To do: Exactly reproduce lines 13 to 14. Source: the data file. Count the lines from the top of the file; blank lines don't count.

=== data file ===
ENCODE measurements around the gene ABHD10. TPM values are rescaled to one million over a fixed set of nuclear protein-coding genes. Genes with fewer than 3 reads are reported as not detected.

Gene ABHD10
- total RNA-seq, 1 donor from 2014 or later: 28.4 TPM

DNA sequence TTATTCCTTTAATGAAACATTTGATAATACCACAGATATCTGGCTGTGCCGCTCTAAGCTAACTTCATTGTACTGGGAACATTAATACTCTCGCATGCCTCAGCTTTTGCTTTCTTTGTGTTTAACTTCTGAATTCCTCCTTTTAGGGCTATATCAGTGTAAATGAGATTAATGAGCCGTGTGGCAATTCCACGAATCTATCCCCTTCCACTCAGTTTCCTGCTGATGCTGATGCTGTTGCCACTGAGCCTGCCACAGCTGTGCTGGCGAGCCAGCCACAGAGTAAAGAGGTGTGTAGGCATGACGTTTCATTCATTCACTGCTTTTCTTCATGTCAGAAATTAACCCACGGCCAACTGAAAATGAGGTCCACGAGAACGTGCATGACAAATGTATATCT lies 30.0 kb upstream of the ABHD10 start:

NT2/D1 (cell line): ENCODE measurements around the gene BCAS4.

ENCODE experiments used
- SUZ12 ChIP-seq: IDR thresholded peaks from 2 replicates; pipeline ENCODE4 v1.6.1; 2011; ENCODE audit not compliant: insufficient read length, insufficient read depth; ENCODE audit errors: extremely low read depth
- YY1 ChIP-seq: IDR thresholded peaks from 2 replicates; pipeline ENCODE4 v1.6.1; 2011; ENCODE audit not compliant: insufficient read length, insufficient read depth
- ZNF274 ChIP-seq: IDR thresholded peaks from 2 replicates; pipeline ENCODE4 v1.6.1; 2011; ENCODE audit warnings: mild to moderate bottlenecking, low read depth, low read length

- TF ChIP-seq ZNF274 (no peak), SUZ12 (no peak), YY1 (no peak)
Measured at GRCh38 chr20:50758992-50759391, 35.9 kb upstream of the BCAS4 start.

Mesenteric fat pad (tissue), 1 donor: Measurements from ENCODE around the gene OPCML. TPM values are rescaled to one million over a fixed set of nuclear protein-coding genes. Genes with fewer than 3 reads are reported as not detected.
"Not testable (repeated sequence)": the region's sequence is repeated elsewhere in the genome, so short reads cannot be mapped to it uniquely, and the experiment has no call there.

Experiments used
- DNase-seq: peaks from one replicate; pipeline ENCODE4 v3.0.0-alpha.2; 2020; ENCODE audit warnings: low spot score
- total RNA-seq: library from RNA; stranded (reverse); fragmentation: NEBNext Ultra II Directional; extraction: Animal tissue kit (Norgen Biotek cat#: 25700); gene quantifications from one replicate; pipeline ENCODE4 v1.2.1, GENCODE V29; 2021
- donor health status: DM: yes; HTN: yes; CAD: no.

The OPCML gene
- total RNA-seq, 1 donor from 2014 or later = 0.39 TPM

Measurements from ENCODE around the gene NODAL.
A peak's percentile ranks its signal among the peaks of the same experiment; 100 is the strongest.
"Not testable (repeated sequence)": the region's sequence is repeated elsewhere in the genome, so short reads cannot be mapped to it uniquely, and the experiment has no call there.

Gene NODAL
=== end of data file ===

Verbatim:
"Not testable (repeated sequence)": the region's sequence is repeated elsewhere in the genome, so short reads cannot be mapped to it uniquely, and the experiment has no call there.

Experiments used